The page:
Boundaries and Digital Communication

Most of the people with whom I spend my days are self- employed, business owners, creators, or makers of some sort. They’ve stepped away from the traditional employment model in search of a kind of freedom where they can design their days and weeks how they please, and generate income by building businesses, disrupting industry, or otherwise meeting a demand of the market in new and creative ways. Whatever the work looks like for them, these are folks who must find, secure, and create it themselves.

As an enthusiastic member of this cohort of disruptors, I find I’m tethered to screens for my livelihood for more hours of the day than not. I interface with lots of different kinds of people every day, but my income is dependent on my sitting at the computer and building websites for clients. What do we do when this inevitably causes a slow erosion of boundaries around digital communication? When work email easily stretches past 11pm and a screen is the first thing we check when we wake up? Certainly this isn’t unique. Whether you are your own boss or you work along to a chain of command, you know what it’s like to feel tied to your phone or laptop. Even as technology has allowed many of us to work remotely, to design our own hours, and to build businesses that fit inside a backpack, we’ve become simultaneously free from the traditional infrastructure of employment and beholden to these tiny devices.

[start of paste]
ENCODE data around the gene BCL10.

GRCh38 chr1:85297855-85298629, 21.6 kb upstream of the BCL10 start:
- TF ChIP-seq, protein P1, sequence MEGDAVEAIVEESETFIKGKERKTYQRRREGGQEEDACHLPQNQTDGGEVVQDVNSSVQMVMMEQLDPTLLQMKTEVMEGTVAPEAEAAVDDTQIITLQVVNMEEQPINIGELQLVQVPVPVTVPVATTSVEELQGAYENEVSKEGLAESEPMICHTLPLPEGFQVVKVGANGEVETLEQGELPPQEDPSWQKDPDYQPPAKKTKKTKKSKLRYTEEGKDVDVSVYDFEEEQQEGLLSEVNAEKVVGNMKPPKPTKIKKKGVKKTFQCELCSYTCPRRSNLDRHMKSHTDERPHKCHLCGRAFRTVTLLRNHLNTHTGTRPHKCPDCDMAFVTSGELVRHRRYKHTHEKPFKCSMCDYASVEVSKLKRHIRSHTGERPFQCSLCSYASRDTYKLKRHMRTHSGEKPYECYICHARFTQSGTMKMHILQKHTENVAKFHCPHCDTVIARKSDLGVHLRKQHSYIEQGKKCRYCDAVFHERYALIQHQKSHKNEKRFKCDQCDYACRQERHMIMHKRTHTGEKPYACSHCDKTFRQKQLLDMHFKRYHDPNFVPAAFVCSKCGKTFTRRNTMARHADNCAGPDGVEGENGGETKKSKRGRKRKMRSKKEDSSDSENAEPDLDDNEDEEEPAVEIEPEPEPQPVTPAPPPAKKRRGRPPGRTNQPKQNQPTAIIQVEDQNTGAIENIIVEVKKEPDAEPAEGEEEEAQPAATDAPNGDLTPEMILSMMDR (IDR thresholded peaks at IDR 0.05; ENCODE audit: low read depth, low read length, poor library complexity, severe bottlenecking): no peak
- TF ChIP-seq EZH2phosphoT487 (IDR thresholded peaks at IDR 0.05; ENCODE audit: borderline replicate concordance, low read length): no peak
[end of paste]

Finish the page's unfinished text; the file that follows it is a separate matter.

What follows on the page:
On work days I find myself toggling between my phone and laptop for hours and hours, following up with clients and team members during the time I’m not actively doing client work. This is the nature of work for so many of us. We’re almost all seated, physically oriented in a single direction, mentally stretched across multiple tasks, and energetically ping ponging from item to endless item.

Our brains, which were designed for the rhythm of moon cycles, and our bodies, which evolved to work with the dirt and move across many planes, need time away from these new, strange patterns we’ve created in the Age of the Internet. Creating boundaries around our digital communications is about more than stepping away from the screen, it’s about remembering who we are. It’s about reconnecting to the rhythms and cycles for which our bodies and brains evolved. It’s about reclaiming time in nature, with family, about looking people in the eye.

For the next few days, I’ll be posting resources and thoughts around boundaries in digital communication for folks who depend on digital communication for their livelihood. There are ways to engage with this digital world without losing who we are and how we are meant to function in the natural world. We can disrupt, create, run business, and still honor what makes us human.

Daryn JacksonComment